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Of Ecos and Anglers

Fly_fisherman 

The upcoming debate over whether or not to lease up to 80,000 more acres of state forest land to gas drillers has resulted in a marriage that, if it works out, could have a long-lasting impact on coalition-building in the state legislature.  It seems the environmentalists and sportsmen are teaming up, and making their voices heard.

This week, Rep. Dave Levdansky corralled 36 like-minded lawmakers and sent a letter to Governor Ed Rendell, opposing any further leasing until environmental impact studies can be done.  Rendell responded today that the revenue from the leasing was part of a two-year deal to raise revenues for the state, and although he isn’t exactly thrilled with more leasing, he intends to honor to deal, absent any other revenue sources.  Levdansky’s cabal is renewing the call for an extraction tax on natural gas as the alternative revenue source.

The purpose of this post is not to take a side on whether or not more lands should be leased, or wellheads taxed.  We are much more interested in which forces are lining up where, because no matter what side of the debate you land on, the underlying potential power of Levdansky’s nascent coalition cannot be understated.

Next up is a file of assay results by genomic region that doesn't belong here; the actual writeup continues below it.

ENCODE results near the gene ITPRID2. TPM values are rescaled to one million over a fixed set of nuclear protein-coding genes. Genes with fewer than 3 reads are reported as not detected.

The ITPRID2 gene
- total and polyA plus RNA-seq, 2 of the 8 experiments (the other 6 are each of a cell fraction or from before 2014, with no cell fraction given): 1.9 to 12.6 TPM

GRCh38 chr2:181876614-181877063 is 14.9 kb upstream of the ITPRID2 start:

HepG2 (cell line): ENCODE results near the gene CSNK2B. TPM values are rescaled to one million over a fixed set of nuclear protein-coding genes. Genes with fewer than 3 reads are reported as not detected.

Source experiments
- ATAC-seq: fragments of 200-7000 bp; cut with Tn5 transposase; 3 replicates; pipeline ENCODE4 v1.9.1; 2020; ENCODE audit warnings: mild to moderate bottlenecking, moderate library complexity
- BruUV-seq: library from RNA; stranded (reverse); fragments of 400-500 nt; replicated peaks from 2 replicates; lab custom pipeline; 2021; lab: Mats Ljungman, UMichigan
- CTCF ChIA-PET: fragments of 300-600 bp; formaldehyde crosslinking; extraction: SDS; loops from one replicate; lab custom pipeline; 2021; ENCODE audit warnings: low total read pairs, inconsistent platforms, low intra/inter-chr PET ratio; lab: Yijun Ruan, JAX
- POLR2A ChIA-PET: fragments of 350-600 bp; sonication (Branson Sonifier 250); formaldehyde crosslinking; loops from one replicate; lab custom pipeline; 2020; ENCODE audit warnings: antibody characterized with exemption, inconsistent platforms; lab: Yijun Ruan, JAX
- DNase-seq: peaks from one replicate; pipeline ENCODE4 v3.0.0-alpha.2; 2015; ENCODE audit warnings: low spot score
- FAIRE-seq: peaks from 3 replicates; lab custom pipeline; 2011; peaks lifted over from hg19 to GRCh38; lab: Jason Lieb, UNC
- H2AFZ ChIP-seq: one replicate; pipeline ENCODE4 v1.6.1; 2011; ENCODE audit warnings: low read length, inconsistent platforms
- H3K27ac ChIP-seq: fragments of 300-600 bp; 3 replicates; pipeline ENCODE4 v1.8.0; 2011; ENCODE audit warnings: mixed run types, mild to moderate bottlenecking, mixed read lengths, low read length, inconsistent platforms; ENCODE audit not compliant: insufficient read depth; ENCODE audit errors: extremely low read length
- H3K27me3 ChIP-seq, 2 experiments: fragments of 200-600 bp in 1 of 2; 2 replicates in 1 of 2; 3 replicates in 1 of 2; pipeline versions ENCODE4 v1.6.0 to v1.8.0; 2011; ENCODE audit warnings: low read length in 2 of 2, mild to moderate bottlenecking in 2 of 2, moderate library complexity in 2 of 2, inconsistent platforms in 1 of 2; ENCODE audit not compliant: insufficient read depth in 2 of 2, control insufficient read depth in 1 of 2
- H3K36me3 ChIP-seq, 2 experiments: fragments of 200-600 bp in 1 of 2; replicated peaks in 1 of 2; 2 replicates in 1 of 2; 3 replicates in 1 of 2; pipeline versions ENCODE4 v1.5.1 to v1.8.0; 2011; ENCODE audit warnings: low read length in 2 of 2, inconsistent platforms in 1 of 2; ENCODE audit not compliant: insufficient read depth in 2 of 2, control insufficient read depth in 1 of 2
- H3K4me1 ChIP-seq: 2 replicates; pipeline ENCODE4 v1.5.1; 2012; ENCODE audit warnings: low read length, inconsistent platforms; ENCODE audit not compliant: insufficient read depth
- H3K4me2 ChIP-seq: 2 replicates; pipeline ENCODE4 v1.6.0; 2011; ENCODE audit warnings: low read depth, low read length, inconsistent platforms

Southeast Pennsylvania is chock full of lawmakers on both sides of the aisle who take environmental issues very seriously, as that issue always ranks high on their constituents’ wish lists.  You do not often see central, western and rural PA lawmakers joining them, as their constituents tend to be much more conservative, vote more on social issues, and have a big place in their hearts for hunting and fishing.

Neither side has enough votes in the House of Representatives to carry the day on many issues.  The best they can do is occasionally block or soften the impact of what they view as bad policy.  But if the ecos and the anglers somehow came together, and stayed together, it might be the most powerful creation since someone got their peanut butter on someone else’s chocolate. 

But a cautionary note must be made here.  This coalition has tried before to work hand-in-hand, most recently on the reauthorization of the Growing Greener legislation.  That package of bills authorized state spending on a broad range of environmental initiatives.  It was fairly successful, but the underlying bill already had broad support, as it was essentially a rewrite of an initiative passed under GOP Governor Tom Ridge.

Interested observers will wait and see if this new marriage is for the long run.  The first test is certainly a stiff one: convincing their colleagues to pass a tax increase in an election year.  The results will go a long way in predicting if this new coalition, represented by lawmakers with vastly different constituencies, can become a real player for years to come.

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